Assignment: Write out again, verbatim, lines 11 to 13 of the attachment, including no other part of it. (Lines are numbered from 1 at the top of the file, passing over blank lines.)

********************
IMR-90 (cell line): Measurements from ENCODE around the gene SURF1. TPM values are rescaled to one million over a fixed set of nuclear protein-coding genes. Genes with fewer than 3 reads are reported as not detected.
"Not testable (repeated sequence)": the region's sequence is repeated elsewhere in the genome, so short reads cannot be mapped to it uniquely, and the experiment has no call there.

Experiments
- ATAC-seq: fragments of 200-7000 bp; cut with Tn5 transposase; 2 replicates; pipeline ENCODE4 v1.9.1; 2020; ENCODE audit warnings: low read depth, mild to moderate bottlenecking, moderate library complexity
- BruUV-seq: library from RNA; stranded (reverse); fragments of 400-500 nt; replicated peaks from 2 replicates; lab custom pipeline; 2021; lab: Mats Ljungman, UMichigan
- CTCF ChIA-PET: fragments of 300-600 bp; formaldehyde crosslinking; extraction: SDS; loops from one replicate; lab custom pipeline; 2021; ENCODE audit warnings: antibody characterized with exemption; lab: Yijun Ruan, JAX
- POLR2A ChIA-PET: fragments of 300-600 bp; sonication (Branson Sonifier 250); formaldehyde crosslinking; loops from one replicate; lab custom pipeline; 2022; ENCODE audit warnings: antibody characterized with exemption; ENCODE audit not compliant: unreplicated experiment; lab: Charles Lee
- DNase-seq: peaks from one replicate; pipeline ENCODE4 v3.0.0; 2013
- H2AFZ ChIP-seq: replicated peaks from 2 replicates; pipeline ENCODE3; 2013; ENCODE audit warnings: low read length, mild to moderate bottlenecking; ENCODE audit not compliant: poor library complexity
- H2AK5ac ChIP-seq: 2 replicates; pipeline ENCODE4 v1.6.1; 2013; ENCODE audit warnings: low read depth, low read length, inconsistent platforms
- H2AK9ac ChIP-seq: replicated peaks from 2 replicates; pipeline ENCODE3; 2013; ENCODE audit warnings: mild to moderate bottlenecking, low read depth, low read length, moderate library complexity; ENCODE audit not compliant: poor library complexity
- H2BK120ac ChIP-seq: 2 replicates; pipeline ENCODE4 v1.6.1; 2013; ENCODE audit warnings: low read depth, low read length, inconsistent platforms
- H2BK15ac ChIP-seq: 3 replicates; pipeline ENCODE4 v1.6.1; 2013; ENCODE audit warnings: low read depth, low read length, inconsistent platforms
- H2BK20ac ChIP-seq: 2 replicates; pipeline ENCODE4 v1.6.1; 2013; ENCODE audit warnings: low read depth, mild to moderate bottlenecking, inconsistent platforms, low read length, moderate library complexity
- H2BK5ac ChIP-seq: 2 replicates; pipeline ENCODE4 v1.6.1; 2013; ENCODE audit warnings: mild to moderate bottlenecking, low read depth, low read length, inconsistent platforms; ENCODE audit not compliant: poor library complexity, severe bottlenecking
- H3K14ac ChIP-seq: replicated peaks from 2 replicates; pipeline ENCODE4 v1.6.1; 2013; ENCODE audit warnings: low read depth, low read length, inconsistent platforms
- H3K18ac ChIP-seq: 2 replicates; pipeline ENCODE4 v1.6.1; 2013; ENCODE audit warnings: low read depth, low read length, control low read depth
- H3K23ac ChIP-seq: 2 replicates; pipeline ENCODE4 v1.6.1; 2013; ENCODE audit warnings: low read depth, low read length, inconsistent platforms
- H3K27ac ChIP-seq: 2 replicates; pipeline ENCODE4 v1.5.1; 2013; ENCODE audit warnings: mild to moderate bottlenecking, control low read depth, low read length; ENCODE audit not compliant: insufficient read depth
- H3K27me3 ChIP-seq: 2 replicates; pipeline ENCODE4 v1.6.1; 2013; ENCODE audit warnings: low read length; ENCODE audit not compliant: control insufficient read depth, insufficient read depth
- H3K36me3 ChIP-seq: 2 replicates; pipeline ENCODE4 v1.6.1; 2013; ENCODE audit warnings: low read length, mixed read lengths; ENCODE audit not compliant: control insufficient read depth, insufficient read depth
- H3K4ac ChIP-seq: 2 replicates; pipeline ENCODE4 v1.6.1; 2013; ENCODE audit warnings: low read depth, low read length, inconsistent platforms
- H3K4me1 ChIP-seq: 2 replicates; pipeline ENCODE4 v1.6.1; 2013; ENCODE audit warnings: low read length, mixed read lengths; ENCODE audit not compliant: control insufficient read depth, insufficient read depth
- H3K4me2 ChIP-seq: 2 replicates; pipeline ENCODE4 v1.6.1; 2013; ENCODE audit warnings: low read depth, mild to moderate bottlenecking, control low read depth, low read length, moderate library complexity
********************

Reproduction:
- H2AK9ac ChIP-seq: replicated peaks from 2 replicates; pipeline ENCODE3; 2013; ENCODE audit warnings: mild to moderate bottlenecking, low read depth, low read length, moderate library complexity; ENCODE audit not compliant: poor library complexity
- H2BK120ac ChIP-seq: 2 replicates; pipeline ENCODE4 v1.6.1; 2013; ENCODE audit warnings: low read depth, low read length, inconsistent platforms
- H2BK15ac ChIP-seq: 3 replicates; pipeline ENCODE4 v1.6.1; 2013; ENCODE audit warnings: low read depth, low read length, inconsistent platforms